Focus on pulling and releasing the strings with your fingers, not hitting them.

    Heavier strings and/or higher action might help, but you should be able to get a clean sound just by improving your right hand technique.
     
  10. TomB

    TomB Supporting Member

    Joined:
    Aug 24, 2007
    Location:
    Burlington, Vt.
    The last two posts get at what I struggled with somewhere along the way. I kept hearing "clicks", especially listening to studio rough mixes, and I finally figured out it was from hitting the strings against the neck/frets. I concentrated for a while on a clean "pluck" so that even with low action there was no fret noise involved unless I wanted it. I found that a great place to focus my practice energy for a while ...long since second nature, now. FWIW, I use a "floating anchor" for my thumb ...it moves around as needed and helps with proper muting or picking as needed. Good luck!
     
  11. huckleberry1

    huckleberry1

    Joined:
    Jul 1, 2013
    Location:
    Mesquite, Texas
    Disclosures:
    student
    get yourself a compressor
     
  12. smeet

    smeet Gold Supporting Member

    Joined:
    Nov 27, 2006
    Location:
    Woodland Hills, CA
    There are two technique-related causes for the clank sound:
    1) You are hitting the string downwards and it hits the fret. Solution: as mentioned earlier, pull the string sideways (parallel to the surface of the bass) rather than hitting it downwards towards the bass.
    2) After you pluck the note, your finger comes to rest on the next string, and that creates the click. That one is hard to figure out sometimes. If the low E doesn't get the click but the other strings do, that is probably the cause. Solution: be very precise with your plucking motion and stop the finger with a controlled muscle action instead of letting it just flop against the next string. OR, play with "free" stroke, where your finger doesn't hit the next string but instead passes over it.
     
  13. Mystic Michael

    Mystic Michael Hip No Ties

    Joined:
    Apr 1, 2004
    Location:
    New York, NY
    Strictly speaking, you really ought to be able to obtain a wide variety of tones & timbres from practically any plucking or picking position - although clearly certain positions are much better for particular types of sounds. Therefore you should feel free to install your thumb rest wherever it allows you to obtain the optimum array of tones & timbres that work best for you.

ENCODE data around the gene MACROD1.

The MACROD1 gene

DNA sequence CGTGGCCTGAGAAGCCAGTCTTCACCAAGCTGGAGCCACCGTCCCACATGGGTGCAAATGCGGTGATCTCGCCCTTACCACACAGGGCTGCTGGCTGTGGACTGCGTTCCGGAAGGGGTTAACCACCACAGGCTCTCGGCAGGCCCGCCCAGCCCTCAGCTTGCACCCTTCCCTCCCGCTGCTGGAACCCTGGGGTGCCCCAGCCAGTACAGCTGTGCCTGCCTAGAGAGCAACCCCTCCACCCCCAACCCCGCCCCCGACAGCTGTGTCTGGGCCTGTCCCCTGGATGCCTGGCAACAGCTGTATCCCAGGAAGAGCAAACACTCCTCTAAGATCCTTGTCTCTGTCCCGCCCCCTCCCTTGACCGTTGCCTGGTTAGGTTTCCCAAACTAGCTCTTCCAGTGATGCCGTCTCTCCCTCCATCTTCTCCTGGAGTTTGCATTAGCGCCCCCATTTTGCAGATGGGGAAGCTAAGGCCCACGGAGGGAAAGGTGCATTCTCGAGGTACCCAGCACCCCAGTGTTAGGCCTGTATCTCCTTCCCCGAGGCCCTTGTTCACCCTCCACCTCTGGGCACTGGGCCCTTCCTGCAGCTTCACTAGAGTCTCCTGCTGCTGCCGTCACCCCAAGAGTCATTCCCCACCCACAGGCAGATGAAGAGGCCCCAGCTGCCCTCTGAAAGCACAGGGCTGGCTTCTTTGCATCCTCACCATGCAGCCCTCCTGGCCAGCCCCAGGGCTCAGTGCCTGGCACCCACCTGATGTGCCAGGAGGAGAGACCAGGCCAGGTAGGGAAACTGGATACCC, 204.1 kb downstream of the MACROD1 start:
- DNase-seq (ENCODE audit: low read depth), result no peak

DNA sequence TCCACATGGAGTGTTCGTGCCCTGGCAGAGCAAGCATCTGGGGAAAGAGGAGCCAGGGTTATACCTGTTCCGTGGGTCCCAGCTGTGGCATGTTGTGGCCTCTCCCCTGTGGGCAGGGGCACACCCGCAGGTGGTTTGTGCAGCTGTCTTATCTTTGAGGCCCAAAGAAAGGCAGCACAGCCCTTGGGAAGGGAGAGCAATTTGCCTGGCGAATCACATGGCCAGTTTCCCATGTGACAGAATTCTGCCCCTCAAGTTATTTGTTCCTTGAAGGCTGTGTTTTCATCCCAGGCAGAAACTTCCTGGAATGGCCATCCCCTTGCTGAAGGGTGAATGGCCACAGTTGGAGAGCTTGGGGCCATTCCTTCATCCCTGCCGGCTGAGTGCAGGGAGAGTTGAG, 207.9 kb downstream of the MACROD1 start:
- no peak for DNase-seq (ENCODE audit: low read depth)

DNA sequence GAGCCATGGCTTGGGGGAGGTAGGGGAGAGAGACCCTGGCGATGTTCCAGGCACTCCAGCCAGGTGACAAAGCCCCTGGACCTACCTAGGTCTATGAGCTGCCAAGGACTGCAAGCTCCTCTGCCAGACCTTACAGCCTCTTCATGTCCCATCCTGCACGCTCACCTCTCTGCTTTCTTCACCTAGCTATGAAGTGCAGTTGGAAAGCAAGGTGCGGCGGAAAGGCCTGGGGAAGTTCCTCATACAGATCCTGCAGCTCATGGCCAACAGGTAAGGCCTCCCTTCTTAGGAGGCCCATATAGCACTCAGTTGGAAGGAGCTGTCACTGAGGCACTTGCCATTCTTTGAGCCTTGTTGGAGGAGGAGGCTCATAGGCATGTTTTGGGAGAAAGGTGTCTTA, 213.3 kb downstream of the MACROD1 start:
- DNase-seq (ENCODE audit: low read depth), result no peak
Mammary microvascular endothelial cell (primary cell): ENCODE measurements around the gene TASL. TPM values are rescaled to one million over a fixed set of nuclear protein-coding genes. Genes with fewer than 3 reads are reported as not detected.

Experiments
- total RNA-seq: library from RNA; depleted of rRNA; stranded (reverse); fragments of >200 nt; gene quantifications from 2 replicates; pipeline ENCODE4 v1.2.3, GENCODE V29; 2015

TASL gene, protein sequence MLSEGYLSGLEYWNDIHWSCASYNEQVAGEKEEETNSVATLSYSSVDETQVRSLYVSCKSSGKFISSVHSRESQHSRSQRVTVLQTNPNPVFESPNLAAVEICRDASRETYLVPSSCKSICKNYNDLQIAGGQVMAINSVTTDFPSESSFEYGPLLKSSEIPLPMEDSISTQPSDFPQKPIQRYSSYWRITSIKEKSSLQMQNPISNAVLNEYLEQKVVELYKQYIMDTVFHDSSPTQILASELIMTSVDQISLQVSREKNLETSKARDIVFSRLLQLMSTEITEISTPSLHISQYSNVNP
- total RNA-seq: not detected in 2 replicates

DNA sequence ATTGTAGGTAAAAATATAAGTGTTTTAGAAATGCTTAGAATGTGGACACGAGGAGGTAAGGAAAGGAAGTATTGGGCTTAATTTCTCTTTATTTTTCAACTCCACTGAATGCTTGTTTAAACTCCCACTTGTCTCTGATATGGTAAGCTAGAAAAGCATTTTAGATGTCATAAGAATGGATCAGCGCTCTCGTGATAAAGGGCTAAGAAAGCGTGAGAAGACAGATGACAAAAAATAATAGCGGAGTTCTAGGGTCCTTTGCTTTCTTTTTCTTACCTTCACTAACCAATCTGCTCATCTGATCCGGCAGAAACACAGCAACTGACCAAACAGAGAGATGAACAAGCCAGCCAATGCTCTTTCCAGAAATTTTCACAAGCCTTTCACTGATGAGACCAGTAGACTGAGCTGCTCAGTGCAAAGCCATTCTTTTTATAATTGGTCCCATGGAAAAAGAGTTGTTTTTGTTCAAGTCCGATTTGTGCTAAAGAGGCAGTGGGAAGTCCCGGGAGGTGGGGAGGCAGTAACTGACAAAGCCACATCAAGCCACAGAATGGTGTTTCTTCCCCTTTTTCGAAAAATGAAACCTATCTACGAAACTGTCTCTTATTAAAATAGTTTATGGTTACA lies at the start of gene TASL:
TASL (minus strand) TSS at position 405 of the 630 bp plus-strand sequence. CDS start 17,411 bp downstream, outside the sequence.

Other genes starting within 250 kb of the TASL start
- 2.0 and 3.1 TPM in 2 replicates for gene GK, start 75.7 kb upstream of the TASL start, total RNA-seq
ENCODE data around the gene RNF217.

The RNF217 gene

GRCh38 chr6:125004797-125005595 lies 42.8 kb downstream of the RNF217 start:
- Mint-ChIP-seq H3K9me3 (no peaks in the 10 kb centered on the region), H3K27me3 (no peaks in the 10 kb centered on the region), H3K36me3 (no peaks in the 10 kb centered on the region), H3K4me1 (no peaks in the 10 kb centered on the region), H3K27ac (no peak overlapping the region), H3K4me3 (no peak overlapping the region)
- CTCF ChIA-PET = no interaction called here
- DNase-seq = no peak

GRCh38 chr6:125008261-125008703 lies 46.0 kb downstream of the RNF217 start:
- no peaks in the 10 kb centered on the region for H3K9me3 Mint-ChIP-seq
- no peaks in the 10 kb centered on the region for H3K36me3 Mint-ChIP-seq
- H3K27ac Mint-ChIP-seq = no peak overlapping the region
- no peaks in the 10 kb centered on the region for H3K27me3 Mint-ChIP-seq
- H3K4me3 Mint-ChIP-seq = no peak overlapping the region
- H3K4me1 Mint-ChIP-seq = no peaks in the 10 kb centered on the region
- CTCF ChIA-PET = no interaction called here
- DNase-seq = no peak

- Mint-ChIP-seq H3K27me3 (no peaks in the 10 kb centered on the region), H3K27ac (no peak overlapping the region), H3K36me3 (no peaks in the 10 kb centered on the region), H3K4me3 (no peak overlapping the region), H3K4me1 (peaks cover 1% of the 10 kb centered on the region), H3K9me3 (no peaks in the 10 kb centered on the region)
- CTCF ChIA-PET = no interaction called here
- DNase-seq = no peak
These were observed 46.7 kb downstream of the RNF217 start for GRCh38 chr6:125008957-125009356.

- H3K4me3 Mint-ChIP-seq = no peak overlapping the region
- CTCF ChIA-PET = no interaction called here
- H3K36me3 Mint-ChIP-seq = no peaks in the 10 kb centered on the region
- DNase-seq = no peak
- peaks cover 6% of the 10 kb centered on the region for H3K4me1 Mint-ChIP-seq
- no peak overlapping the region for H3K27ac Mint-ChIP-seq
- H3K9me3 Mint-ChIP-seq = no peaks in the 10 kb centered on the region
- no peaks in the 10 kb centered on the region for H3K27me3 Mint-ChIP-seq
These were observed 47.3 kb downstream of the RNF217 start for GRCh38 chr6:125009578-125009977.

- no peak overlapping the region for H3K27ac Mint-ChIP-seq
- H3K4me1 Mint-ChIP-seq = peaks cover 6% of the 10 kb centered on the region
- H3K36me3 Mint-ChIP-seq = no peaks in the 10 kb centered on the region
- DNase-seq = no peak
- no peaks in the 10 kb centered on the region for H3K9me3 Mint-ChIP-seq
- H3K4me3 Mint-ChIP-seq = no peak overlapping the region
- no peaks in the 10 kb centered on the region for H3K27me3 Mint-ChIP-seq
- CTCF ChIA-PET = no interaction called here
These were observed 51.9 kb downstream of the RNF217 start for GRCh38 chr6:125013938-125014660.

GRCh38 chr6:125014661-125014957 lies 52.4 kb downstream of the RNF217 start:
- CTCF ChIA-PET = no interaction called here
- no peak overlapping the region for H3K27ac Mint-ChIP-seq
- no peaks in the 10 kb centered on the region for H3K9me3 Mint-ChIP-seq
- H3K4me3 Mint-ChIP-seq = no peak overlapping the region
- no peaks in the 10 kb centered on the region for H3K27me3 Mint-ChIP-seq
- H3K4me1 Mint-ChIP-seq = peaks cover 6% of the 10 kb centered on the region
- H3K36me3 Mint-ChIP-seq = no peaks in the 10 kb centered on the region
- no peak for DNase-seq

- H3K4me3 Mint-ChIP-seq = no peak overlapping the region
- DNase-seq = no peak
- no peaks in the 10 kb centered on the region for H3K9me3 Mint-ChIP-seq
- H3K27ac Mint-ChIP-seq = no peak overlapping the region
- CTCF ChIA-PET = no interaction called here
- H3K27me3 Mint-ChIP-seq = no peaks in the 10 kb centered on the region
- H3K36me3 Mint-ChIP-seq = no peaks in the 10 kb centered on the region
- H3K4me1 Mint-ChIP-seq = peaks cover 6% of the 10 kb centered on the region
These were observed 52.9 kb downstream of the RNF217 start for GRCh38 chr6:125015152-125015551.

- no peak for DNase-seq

There is nothing inherent in using any particular position that automatically leads to problems, such as "slappiness" - IF you are cognizant of the musical & physical characteristics of the string(s) at that position, AND make any necessary adjustments in your technique. :eyebrow:

    If you haven't - or can't - then there's your problem.

    MM
     
  14. spindlebox

    spindlebox

    Joined:
    Apr 26, 2011
    Location:
    Kansas City, MO
    Wow, thank you all for such great responses. My internet has been down for a few days - so my apologies for such a late response.

    I have NO DOUBT my technique is in need of improvement, so I will DEFINITELY start there. I DO have a compressor, and it is a great addition to my rig - but I am a believer in a good performance rather than masking the problem.

    I ended up removing the thumbrest for now, those stock Fender ones are so darn high too, I just feel like it obstructs my work.

    One poster mentioned my fingers hitting the string next to the one I'm hitting, and I know that's what is going on. I am also digging in too much.

    User Error. It's not the bass at all. Thank you all lots.
     
  15. Gaolee

    Gaolee The Fat Violin Supporting Member

    Joined:
    Jan 13, 2010
    It really gets interesting when you move from one bass to another, one scale to another, to upright, to slapping an upright, to bass guitar, and around and around and around. My experience with all that is it makes your fingers a whole lot more sensitive to what they should be doing and it makes your playing just that much more expressive, since there are a whole lot more techniquest that translate back and forth, with different results.